It's been a rough few weeks for Michele Bachmann.

The Minnesota Republican has been scolded for insisting that 70 percent of food stamps go to "bureaucrats" (not true). She has been rebuked for alleging that Barack Obama's presidency is costing the country $1.4 billion a year (not true).  And this week word came that the Office of Congressional Ethics was investigating Bachmann for allegedly misusing campaign funds.

Of course, controversy isn't new to Bachmann. She made news -- and not in a good way -- when she insisted during her 2012 presidential campaign that HPV vaccinations had been linked to mental retardation.  And, Bachmann drew national headlines when she said in the runup to the 2008 campaign that then candidate Barack Obama held "anti-American" views.

Despite setbacks that would have felled many politicians, Bachmann remains in Congress.  So, can she be beaten?

There are two -- and only two -- schools of thought on that question. (There is no gray area when it comes to opinions about Bachmann. There is only black and white.)

The first is what we will call the Sebastian Shaw principle. For non comic book geeks (and that, by and large, includes the Fix), Shaw is a character in Marvel Comics who can absorb energy and turn it into strength for himself. (Kevin Bacon played Sebastian Shaw in the movie "X-Men: First Class".)

The argument made by many Bachmann defenders is that all of the focus by the media on the Congresswoman's various assertions only strengthens her with her supporters and further broadens her already-impressive national fundraising base.

"Michele is under attack more often than an 'American Idol' contestant who stood in front of Simon Cowell," said Ed Brookover, a Republican media consultant who works with the Congresswoman. "She wins because she shares values with her constituents and shows them she works for her district."

And, win she does. Since being first elected to her suburban Twin Cities 6th district in 2006, Bachmann has beaten back serious challenges in each of her three re-election races. She won with 46 percent in 2008 (a 3rd party candidate took 10 percent), 53 percent in 2010 and 50 percent in 2012.

Bachmann's success is keyed on three things. The first is the Republican tilt of her district, which gave Sen John McCain 53 percent in 2008 and Mitt Romney 56.5 percent in 2012. (In each case, Bachmann underperformed the Republican presidential nominee by roughly 7 points.) The second is her fundraising ability. She brought in better than $15 million in the 2012 race and two years earlier raised $13.5 million. Those are massive sums for a House candidate that her Democratic opponents have not been able to match. The third is her aggressive constituent service operation in the district. "Bachmann has always been known as providing top-notch constituent services," said one veteran Minnesota Republican strategist. "This was her m.o. in the state Senate and it carried over to Congress."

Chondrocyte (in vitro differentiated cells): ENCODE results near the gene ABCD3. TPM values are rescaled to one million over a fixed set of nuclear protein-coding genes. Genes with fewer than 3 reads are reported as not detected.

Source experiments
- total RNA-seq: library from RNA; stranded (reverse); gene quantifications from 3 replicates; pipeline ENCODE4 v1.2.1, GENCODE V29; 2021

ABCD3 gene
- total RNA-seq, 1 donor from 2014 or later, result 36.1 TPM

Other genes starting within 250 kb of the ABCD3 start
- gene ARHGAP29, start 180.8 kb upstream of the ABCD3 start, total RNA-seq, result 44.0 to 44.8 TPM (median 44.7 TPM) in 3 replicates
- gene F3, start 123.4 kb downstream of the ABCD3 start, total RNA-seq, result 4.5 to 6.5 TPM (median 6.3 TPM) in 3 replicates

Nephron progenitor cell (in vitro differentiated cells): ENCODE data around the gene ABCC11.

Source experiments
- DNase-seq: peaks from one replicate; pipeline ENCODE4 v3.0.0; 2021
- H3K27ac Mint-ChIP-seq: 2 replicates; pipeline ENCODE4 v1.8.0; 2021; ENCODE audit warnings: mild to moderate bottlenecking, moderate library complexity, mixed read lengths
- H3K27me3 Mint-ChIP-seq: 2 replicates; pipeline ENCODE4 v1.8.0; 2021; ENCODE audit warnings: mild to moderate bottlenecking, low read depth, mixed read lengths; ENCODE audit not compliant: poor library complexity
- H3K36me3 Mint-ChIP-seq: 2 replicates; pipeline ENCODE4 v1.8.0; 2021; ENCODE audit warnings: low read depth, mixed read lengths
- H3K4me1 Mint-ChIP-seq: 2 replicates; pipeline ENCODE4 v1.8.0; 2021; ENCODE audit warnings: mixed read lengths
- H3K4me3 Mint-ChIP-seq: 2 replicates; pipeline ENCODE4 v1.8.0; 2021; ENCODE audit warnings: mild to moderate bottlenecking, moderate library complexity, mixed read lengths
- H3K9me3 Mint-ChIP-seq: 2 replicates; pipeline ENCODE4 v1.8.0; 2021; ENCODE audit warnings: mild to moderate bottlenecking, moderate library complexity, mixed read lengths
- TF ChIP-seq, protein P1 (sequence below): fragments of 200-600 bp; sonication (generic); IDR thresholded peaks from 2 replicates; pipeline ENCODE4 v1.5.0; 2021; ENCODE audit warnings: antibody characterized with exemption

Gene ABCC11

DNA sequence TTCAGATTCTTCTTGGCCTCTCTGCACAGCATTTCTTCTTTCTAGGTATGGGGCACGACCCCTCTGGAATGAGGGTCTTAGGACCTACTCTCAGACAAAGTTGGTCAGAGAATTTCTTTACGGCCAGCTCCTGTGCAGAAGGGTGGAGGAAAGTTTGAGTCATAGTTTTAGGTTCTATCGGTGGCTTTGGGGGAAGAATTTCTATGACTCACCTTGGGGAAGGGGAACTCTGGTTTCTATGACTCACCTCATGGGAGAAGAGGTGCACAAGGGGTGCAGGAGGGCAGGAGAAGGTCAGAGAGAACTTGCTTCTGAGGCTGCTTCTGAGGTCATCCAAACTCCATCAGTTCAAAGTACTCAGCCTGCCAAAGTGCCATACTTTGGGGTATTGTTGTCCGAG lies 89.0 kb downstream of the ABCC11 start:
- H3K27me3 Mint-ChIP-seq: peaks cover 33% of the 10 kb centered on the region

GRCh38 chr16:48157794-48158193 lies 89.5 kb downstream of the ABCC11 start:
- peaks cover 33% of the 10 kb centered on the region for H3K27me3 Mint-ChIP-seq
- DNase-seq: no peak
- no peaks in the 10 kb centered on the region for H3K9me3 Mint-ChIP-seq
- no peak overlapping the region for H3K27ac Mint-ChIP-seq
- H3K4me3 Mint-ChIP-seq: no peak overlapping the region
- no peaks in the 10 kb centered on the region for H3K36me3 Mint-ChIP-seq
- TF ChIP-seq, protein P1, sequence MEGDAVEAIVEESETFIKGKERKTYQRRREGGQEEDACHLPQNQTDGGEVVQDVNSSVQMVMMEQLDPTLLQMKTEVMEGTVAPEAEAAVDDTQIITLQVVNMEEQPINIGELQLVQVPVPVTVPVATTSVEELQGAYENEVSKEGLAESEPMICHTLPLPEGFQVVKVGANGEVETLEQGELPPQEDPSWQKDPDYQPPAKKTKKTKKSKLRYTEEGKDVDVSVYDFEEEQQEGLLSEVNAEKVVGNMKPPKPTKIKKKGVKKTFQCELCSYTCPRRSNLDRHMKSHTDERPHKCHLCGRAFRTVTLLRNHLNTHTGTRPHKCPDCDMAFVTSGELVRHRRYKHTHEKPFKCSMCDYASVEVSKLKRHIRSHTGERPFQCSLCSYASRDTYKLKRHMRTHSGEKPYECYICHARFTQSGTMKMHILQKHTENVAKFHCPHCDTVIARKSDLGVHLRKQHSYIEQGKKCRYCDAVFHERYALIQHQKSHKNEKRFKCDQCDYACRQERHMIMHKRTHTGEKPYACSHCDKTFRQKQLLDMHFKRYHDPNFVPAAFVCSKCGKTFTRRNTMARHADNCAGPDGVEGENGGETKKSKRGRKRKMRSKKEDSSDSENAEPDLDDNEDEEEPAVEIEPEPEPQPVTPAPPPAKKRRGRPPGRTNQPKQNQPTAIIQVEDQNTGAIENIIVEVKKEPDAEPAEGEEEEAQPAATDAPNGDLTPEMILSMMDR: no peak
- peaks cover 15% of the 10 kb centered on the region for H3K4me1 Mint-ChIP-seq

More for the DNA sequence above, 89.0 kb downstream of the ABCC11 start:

None of those three things, her allies argue, change in 2014.  Bachmann will continue taking the energy thrown at her by the media and national Democrats and converting it into raw political power and fundraising might.

The other theory of the Bachmann case is centered on the concept that past is not prologue for the Minnesota Republican.

Yes, they acknowledge, Bachmann has won in tough years for Republicans (2006 and 2008) nationally. But, her campaign for president in 2012 -- in which she regularly touted the fact that she was born in Iowa and spent oodles of time out of the state -- coupled with her tendency to misstate facts have changed the political equation for Bachmann, her detractors argue.

"She has committed so many self-inflicted wounds by misstating facts, her constant self promoting, her inability to retain staff, and build relationships among other Congressional members that she is now doomed to spend the rest of her career fighting for reelection in the safest Republican district in the state," said Ed Rollins, a longtime Republican campaign hand who, for a time, managed Bachmann's presidential bid. "She has done this all in 18 months."

Democrats are optimistic that Jim Graves, who came within 5,000 votes of beating Bachmann despite being outspent at a 7 to 1 clip, will run again and this time will have the full force of the national party behind him.

Because of her past tendency to underperform the Republican nature of her district and the fact that she is a lightning rod (and fundraising tool) for Democrats nationally, Bachmann will always have a small margin for error when it comes to winning re-election.

But, the Republican underpinnings of her seat remain strong enough that unless the preliminary ethics probe regarding her use of campaign funds blows up into a broader investigation that leads to some sort of public penalty, Bachmann -- still -- has to be considered a favorite for re-election in 2014.